An example of using Bayes’ rule

I don’t often post here (perhaps I should) but this nugget I stumbled across in my Twitter feed this morning was irresistible given what we covered in class yesterday:
http://continuations.com/post/47016060604/new-york-city-crosswalks-safety-and-bayes

Advertisements

One thought on “An example of using Bayes’ rule”

  1. I find this logic that you are probably better off NOT crossing at an actual crosswalk fairly easy to understand based on my own personal experiences.
    The article basically says that only 20% of injuries happen to people who don’t use the crosswalk properly, which means that 80% of pedestrians actually doing the right thing get hurt.
    To me this makes sense because as a pedestrian, if you are fully aware that you are not following the rules and thus putting yourself in danger, you will do all in your power to avoid the consequences of disobeying those rule. You will be more aware of your surroundings and much more careful because you are expecting speeding cars etc. therefore avoid getting hit the best you can. Whereas, if you are a pedestrian on the crosswalk, one who has waited for your right-of-way, you assume that the cars will also be obeying the rules of the road and allow you to cross by slowing down and stopping in ample time. You are less likely to pay as much attention to your surroundings because you are assuming that everyone else on the road is obeying road safety rules as well, so when a random car comes speeding along and hit you, you are caught offgaurd; its much more unexpected.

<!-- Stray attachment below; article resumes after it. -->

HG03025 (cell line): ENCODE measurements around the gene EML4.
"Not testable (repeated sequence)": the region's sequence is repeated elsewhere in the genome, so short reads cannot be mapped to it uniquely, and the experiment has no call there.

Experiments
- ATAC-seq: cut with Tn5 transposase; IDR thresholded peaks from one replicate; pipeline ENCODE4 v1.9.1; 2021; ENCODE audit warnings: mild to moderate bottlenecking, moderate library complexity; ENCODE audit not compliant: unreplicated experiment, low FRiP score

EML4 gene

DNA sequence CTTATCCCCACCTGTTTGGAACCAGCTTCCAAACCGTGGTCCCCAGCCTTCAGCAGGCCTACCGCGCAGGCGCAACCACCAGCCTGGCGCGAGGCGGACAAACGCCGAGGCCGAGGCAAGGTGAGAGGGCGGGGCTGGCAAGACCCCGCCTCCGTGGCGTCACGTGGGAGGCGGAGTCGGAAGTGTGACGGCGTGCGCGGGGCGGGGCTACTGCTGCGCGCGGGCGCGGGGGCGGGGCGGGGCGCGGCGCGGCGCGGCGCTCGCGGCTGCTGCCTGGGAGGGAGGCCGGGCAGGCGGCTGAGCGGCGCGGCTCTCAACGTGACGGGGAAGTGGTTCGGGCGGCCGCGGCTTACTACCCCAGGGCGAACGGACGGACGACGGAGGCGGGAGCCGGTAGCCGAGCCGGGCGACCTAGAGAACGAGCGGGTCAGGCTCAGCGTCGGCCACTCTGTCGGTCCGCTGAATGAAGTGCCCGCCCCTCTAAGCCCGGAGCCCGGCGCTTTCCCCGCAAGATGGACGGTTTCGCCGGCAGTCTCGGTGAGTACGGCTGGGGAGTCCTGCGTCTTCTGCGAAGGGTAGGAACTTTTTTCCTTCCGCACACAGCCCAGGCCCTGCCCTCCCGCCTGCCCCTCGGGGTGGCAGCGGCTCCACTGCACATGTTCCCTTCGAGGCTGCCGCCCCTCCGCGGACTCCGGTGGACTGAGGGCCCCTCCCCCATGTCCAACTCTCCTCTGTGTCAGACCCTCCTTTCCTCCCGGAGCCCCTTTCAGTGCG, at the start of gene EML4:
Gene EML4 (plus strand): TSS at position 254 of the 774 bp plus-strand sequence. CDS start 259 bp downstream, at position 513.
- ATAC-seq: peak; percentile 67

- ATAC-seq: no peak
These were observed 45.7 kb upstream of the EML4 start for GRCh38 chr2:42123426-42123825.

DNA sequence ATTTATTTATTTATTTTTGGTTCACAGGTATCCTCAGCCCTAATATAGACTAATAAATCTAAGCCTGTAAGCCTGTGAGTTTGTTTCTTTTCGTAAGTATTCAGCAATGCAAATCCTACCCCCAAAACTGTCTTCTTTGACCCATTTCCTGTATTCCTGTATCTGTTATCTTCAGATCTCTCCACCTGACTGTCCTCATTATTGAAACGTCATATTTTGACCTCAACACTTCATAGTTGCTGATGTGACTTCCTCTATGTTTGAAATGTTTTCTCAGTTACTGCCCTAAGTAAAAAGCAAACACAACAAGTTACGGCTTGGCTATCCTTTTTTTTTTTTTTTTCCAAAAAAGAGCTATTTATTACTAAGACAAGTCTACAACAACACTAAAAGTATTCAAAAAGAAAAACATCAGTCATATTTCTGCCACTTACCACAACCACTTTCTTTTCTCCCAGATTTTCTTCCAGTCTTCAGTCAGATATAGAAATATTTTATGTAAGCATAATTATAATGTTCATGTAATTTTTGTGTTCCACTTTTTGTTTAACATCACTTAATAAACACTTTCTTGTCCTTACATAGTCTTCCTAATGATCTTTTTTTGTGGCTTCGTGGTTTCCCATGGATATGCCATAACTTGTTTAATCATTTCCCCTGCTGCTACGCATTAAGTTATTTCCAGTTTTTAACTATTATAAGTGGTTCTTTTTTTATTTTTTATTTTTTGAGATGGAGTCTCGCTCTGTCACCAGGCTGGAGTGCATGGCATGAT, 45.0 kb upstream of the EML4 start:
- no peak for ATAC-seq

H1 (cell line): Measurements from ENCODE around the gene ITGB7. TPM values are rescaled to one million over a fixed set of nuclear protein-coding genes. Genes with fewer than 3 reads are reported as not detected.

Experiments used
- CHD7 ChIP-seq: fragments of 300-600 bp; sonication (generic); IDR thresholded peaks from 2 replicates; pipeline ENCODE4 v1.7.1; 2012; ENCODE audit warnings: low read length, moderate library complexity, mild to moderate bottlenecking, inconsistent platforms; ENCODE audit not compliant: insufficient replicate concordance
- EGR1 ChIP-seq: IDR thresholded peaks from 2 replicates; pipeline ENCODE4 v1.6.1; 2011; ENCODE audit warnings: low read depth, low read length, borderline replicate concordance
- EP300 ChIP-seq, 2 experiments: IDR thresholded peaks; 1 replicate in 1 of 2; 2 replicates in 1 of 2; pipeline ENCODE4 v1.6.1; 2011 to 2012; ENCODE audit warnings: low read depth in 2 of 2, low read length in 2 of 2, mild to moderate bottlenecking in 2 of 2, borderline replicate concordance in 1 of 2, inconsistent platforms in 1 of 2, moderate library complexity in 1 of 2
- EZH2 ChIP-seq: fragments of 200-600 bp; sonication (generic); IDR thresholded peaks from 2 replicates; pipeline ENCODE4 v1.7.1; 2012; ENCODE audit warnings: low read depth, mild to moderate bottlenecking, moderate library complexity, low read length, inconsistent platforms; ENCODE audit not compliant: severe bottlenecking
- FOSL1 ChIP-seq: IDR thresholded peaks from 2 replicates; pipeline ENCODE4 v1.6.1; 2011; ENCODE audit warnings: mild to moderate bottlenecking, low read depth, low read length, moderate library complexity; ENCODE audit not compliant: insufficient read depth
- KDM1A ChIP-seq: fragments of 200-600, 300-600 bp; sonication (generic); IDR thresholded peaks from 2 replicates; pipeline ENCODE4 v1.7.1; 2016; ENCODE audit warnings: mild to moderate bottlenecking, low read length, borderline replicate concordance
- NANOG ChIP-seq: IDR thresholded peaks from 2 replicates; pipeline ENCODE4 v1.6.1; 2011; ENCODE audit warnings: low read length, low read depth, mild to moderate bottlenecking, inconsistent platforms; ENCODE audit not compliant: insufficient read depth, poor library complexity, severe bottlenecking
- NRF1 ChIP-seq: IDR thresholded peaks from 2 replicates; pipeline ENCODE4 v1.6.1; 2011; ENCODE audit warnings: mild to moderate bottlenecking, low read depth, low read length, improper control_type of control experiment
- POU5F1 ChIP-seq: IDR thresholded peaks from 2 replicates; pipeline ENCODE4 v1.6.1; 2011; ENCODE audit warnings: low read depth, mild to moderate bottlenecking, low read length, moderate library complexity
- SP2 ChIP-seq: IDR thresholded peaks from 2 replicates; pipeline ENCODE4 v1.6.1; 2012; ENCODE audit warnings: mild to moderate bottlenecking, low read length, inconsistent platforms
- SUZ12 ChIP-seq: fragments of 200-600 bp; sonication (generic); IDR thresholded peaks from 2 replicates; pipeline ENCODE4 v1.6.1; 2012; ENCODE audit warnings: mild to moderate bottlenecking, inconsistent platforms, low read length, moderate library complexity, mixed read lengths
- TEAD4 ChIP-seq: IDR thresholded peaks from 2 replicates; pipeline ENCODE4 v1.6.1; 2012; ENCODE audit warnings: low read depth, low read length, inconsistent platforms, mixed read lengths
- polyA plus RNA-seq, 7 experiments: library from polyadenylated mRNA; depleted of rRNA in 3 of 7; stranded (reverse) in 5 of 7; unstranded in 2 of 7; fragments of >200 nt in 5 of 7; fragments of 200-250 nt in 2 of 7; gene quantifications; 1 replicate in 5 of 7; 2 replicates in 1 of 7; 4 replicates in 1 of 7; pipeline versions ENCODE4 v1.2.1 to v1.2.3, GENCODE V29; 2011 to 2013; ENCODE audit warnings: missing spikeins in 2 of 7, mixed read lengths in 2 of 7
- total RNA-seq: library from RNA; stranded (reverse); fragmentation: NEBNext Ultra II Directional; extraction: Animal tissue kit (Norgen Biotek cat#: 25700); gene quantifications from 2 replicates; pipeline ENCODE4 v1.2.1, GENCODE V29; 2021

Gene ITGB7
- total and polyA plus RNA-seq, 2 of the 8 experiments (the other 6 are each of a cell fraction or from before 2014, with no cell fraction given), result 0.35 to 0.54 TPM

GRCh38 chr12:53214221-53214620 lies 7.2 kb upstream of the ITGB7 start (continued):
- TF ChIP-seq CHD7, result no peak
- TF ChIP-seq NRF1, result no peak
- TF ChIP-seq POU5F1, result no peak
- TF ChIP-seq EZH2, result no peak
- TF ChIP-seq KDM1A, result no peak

Unfortunately, as this article states, this may not be the case.

Comments are closed.